Summary: One of the purported benefits of health information exchange (HIE) is that it can improve the efficiency of care by reducing redundant laboratory and radiology testing. There is evidence that test utilization is reduced substantially within institutions, such as medical centers, when they implement comprehensive electronic medical records. If physicians can easily access the results of tests that have already been performed, they are less likely to repeat them. However, while it is intuitive that HIE across organizations in a community would lead to a reduction in test utilization, there is little evidence that community HIEs result in such an impact. As the United States explores investments in HIE to improve the quality of care, policymakers and potential stakeholders in HIE, such as health plans, need more estimates of the degree to which HIE can improve the efficiency of care.
Mesa County, Colorado, is a rich resource for more definitive assessments of the effects of HIE. Quality Health Network (QHN), a regional HIE that started providing data exchange to Mesa County in 2005, captures nearly all the test results in the county, and has been adopted by more than 85 percent of the practitioners. There is also evidence that since HIE was introduced, reductions in laboratory and radiology utilization in Mesa County contrast with national trends of steady or increasing test utilization. This study is formally assessing whether adoption of a community-wide HIE reduces utilization of laboratory and radiology testing. The primary study design used was a retrospective pre-post HIE adoption comparison of providers working in Mesa County medical practices. The analyses, conducted at practice and provider levels, employed general linear mixed models. Rates and costs of tests were the outcome variables, and adoption over time from 2005 to 2010 was the primary predictor variable.
The electronic exchange of health information in communities may improve the quality and efficiency of medical care. Providers can make better decisions when the health information they need is on hand. By assessing whether a robust, mature regional HIE system increases medical care efficiency, this project will provide estimates of value that will prove useful for national decisionmakers and local stakeholders in HIE, and will help guide future HIE efforts.
- Determine whether adoption of HIE in Mesa County, Colorado, is associated with a reduction in test ordering. (Achieved)
2012 Activities: The focus of activity was on data analysis and dissemination of findings. The study team completed its data analyses using the shifted slope model to address the preliminary finding of a negative shift in the slope of laboratory test rates while observing a positive shift in laboratory test costs. The project team continues to investigate this unanticipated finding. The project team also completed a sensitivity analysis comparing different ways of categorizing HIE adoption. The team looked at cost per test, as well as whether primary versus specialty care showed different levels of effect. Differential effects were depicted in a poster presented at the AHRQ Annual Conference in September 2012. A manuscript titled, Effects of Health Information Exchange Adoption on Ambulatory Testing Rates, was accepted for publication in the Journal of the American Medical Informatics Association.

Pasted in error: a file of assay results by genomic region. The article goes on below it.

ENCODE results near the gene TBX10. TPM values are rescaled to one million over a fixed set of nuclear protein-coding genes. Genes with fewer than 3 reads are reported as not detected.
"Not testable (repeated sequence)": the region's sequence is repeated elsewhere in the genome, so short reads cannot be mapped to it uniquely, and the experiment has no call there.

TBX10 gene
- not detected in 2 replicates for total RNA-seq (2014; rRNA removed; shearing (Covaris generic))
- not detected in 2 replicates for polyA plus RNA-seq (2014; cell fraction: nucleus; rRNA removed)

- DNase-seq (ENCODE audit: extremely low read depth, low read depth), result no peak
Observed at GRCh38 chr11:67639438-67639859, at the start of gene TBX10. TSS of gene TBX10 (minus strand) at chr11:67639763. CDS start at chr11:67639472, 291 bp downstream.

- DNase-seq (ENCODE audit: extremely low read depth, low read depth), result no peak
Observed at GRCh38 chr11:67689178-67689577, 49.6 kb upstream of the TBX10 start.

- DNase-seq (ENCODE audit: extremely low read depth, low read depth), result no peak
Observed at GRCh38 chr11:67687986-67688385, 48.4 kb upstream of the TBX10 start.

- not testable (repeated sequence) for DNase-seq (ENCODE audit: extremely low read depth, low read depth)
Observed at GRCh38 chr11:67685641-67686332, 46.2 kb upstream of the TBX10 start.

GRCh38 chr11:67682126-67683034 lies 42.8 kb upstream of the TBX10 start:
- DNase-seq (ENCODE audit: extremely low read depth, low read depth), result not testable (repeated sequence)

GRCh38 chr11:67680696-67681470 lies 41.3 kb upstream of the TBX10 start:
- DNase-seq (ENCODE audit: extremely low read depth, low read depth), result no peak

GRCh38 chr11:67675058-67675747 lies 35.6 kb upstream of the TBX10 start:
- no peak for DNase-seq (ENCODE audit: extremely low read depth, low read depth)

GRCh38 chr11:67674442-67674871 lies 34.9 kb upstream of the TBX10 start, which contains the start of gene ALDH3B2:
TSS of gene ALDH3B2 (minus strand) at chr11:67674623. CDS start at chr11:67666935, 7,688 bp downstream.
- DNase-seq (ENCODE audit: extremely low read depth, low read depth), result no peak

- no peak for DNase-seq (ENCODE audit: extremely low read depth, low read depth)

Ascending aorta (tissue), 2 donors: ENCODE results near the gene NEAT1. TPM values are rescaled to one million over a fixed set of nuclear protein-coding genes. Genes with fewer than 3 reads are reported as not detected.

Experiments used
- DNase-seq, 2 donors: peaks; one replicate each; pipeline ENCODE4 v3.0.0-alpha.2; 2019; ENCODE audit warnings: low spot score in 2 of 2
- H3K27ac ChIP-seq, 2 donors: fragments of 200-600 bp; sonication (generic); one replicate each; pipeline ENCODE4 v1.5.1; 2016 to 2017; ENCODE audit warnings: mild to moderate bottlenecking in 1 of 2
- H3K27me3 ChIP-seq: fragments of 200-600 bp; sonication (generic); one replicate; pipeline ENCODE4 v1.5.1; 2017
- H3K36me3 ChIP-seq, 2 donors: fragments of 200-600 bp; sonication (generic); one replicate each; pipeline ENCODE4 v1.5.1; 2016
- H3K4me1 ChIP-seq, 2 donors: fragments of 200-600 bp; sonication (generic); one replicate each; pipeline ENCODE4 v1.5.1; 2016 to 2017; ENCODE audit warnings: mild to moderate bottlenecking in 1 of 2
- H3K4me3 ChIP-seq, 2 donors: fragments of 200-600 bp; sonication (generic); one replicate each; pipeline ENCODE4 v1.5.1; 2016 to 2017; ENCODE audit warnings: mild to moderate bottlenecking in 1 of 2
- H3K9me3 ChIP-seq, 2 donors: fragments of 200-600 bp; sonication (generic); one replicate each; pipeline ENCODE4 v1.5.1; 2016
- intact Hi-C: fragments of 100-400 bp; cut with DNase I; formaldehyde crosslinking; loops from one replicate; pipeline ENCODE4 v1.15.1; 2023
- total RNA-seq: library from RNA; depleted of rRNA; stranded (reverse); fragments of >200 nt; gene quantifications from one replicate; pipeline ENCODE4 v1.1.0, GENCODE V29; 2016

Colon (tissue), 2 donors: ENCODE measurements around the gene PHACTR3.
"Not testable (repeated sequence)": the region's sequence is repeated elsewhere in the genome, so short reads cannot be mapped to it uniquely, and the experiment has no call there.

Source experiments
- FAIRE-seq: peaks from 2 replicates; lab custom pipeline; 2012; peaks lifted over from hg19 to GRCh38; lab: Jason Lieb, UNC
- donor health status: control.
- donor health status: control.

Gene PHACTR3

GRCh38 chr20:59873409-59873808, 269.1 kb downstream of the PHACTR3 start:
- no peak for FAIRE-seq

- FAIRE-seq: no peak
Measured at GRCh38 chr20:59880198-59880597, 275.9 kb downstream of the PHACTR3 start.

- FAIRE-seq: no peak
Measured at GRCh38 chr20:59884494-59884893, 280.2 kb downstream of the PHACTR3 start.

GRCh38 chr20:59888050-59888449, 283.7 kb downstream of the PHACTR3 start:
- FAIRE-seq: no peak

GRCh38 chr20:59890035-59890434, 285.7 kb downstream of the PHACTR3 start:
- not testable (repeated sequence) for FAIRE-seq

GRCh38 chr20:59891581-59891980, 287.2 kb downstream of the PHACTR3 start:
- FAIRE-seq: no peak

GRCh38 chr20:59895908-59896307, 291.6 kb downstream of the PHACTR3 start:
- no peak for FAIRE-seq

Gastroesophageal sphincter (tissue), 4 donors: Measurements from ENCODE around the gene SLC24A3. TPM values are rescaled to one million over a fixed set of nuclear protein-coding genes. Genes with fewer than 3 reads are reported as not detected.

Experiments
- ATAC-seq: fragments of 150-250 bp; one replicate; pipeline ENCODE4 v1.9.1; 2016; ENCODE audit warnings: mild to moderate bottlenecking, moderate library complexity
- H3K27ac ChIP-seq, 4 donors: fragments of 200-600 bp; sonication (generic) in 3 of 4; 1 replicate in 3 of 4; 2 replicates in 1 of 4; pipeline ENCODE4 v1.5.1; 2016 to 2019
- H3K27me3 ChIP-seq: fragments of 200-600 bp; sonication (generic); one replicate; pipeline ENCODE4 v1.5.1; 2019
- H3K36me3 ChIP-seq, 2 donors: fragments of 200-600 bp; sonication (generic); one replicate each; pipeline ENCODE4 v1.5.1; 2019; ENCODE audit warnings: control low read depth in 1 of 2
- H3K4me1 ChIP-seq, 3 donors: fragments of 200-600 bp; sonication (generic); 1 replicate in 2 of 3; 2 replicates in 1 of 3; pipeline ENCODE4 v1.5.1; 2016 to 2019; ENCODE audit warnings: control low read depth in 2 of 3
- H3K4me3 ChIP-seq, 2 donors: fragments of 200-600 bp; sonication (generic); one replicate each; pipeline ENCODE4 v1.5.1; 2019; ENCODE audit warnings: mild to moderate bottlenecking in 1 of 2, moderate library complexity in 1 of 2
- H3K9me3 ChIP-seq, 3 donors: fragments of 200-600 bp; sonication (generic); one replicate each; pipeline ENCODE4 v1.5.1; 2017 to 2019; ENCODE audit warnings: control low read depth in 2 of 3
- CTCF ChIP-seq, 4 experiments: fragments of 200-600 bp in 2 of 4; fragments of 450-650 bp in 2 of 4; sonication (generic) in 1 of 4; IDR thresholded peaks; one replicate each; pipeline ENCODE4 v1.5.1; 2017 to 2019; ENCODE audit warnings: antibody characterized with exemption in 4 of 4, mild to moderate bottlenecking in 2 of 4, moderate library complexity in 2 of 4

As last self-reported in the AHRQ Research Reporting System, project progress and activities are on track, and project budget spending is on target. There was an initial delay caused by the purchase of ManagedCare by TransUnion in late 2010. ManagedCare was the agency providing the project with claims data for the analysis, and therefore new business associate agreements had to be developed with TransUnion. Once the new agreements were signed, data became available, and the team was able to resume working at full effort. A 9-month no-cost extension was used to compensate for the delay in obtaining the study data.
Preliminary Impact and Findings: The study showed a statistically significant decrease in the rates of laboratory testing rates associated with HIE. Claims submitted by 306 providers in 69 practices for 34,818 patients from the second quarter of 2005 to the fourth quarter of 2010 were analyzed. The rate of testing per provider was expressed as tests per 1,000 patients per quarter. For primary and specialty care providers, the rate of laboratory testing increased over the time span and shifted downward with HIE adoption. There was no observed significant effect on the cost of testing, for which the study team is examining potential explanations, such as the possibility that HIE adoption might be associated with fewer but more expensive laboratory tests. For radiology testing, HIE adoption was not associated with significant changes in rates or imputed charges in either provider group.
While the reduction in laboratory testing rates confirms that HIE adoption can result in more efficient care, the short-term economic benefit may be less than anticipated. This study was limited in its ability to differentiate effects of HIE adoption from other secular trends. Future research on the impact of HIE to improve care coordination in ways that go beyond the effects on testing rates may hold much promise for the study of HIE.
Target Population: General
Strategic Goal: Develop and disseminate health IT evidence and evidence-based tools to support patient-centered care, the coordination of care across transitions in care settings, and the use of electronic exchange of health information to improve quality of care.
Business Goal: Knowledge Creation